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What to Expect When You’re Expecting a Closing on a New Home

by | Apr 17, 2017 | Blog

After successfully navigating the process of securing a mortgage loan, locating the perfect home and having your offer accepted, it most certainly will feel like you’re giving birth to something new.

 

Now, you can start dreaming about swaddling the windows in lovely drapes, feeding times around that new outdoor fire pit and long lullabies and restful sleep in that dreamy master bedroom. But there’s a benchmark you have to get through first, and it may cause some growing pains. Here’s what to expect when you’re expecting a closing.

 

Expect to ask the expert: In this case, it’s the real estate agent who represents you (not the seller’s agent). Schedule some time to meet him or her in person or on the phone and have them talk you through what’s next. It will help ease your mind and help their work go smoothly in the time leading up to the big day.

 

Expect to insure yourself: The closing cannot go forward if you haven’t taken out and paid for home insurance and title insurance. While most mortgage lenders require title insurance, and many states require owner’s title insurance, you have the freedom to pick the title insurance company. If you haven’t done so, make this a priority. If you have, make sure you have all the paperwork—you’ll need it all on closing day.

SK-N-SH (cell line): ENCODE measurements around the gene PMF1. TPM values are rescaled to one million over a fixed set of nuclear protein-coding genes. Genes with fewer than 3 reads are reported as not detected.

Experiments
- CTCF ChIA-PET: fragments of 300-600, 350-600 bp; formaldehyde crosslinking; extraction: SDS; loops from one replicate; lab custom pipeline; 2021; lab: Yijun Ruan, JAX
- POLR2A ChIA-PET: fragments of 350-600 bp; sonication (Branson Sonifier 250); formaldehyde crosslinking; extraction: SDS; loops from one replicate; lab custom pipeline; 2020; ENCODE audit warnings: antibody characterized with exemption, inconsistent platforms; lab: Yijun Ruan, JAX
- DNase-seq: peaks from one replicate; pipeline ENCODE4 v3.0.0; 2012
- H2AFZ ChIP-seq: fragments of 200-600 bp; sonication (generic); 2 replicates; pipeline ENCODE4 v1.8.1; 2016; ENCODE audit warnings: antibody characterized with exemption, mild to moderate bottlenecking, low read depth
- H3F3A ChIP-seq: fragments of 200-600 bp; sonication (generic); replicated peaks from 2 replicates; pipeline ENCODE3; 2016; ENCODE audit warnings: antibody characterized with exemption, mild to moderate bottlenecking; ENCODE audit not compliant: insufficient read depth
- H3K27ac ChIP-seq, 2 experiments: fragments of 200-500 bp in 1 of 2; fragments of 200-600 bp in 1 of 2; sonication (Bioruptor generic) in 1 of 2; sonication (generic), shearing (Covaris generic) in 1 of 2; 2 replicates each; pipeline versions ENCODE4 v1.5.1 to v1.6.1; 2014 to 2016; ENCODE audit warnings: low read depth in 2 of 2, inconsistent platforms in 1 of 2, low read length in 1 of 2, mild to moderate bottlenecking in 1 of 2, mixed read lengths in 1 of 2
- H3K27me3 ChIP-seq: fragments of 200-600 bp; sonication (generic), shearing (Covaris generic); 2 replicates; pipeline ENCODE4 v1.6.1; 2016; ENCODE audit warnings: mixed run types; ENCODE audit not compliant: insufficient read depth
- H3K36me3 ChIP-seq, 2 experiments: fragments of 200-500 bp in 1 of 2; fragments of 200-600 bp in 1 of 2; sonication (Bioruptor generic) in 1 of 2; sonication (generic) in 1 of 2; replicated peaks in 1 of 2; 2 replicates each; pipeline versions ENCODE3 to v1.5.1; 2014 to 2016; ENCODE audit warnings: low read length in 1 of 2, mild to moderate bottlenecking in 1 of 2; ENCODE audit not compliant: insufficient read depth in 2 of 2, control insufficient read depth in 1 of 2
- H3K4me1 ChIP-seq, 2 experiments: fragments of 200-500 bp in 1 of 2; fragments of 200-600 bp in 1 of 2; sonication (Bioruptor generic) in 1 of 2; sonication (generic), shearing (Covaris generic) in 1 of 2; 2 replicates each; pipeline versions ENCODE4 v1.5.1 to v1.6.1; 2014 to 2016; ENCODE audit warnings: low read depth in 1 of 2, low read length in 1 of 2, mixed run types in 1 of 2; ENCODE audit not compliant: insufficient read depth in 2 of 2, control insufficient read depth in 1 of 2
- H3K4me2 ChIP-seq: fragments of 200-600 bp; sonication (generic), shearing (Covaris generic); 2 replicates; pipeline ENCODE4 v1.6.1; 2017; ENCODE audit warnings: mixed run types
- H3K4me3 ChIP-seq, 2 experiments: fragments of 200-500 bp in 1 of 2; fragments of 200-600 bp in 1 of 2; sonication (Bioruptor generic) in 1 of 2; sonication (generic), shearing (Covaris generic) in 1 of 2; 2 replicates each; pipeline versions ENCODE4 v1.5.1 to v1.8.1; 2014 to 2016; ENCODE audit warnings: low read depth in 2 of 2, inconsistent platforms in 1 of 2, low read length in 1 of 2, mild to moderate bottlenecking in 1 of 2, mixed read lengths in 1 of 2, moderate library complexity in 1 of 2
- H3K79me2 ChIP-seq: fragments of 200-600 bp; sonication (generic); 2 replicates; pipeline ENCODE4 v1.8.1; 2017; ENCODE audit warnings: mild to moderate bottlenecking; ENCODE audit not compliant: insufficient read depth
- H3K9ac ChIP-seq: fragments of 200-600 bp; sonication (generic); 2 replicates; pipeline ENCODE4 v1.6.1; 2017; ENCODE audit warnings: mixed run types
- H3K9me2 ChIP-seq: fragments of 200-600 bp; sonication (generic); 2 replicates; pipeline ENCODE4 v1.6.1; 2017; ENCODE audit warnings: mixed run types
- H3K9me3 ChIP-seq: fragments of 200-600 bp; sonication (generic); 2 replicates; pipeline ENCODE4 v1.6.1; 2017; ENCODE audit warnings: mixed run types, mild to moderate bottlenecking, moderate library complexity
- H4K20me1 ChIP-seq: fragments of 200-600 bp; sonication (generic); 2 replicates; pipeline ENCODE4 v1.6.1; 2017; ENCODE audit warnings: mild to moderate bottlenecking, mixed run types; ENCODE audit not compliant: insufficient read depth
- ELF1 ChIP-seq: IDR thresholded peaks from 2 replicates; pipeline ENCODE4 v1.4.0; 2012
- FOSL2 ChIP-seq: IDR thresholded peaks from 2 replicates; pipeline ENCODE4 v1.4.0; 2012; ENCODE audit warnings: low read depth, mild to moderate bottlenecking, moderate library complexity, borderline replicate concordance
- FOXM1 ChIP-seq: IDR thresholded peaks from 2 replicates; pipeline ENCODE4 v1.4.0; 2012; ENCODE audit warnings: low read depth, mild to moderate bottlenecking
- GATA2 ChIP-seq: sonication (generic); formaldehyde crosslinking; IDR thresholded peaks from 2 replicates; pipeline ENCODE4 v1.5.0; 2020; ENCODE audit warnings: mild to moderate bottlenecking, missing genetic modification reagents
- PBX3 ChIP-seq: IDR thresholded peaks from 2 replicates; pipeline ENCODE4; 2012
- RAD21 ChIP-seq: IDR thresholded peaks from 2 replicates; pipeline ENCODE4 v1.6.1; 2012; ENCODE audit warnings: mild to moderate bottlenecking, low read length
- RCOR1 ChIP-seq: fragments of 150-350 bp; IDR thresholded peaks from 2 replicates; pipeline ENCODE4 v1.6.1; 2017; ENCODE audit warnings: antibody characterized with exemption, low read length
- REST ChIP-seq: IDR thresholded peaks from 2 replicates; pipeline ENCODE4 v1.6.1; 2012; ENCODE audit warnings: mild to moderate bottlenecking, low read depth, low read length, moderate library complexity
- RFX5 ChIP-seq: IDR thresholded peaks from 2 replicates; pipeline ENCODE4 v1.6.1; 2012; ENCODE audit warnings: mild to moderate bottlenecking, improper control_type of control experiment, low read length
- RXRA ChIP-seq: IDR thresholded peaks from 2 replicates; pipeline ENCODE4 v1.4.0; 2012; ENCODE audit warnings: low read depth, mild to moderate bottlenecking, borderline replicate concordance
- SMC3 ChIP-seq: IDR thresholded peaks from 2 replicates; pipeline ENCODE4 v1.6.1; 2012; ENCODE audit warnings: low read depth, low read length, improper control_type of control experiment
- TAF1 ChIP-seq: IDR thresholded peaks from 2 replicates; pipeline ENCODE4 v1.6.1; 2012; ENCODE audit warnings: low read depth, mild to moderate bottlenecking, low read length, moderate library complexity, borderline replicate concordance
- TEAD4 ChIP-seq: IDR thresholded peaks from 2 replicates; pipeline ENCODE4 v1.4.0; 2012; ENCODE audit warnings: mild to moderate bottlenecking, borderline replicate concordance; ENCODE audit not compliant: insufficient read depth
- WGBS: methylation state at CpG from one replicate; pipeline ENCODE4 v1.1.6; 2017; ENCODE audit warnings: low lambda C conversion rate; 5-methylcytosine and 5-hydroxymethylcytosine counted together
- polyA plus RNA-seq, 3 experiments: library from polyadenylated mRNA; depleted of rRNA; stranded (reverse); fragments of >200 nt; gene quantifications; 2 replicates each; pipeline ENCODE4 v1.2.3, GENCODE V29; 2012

Expect to take a walk: This is also must-do. Schedule a minimum of 30 minutes for a final walk-through of the home with your real estate agent. Take one final close look at the property, looking for discrepancies or problems you might have missed before, rather than planning where to put the couch. Also, do the walk-through 24-48 hours prior to closing day rather than just before, because if you do notice problems, you’ll need time to resolve them.

 

Expect to come prepared: On closing day, you and your representatives and the other party and their representatives will meet at the closing agent’s office. Expect the process to take up to two hours and be ready to sign plenty of important documents. You will need cashier’s checks for the down payment and closing costs. Federal law requires that you’ll be briefed on the amount beforehand. Also, be sure to bring a valid ID—it must match the name you’re using on the documents—and a personal checkbook for any miscellaneous costs.

 

Once the paperwork is signed and the checks are handed over, it’s time to get the keys to your new home! Be sure to set aside a safe, secure place for your precious cargo of all those documents, or consider a safe deposit box. Now that you know what to expect when you’re expecting a closing, you’ve given birth to something pretty amazing: a new home for you and your family. Congratulations! It’s been an incredible journey, a long time in coming and it’s time, as they say, to put that baby to rest.

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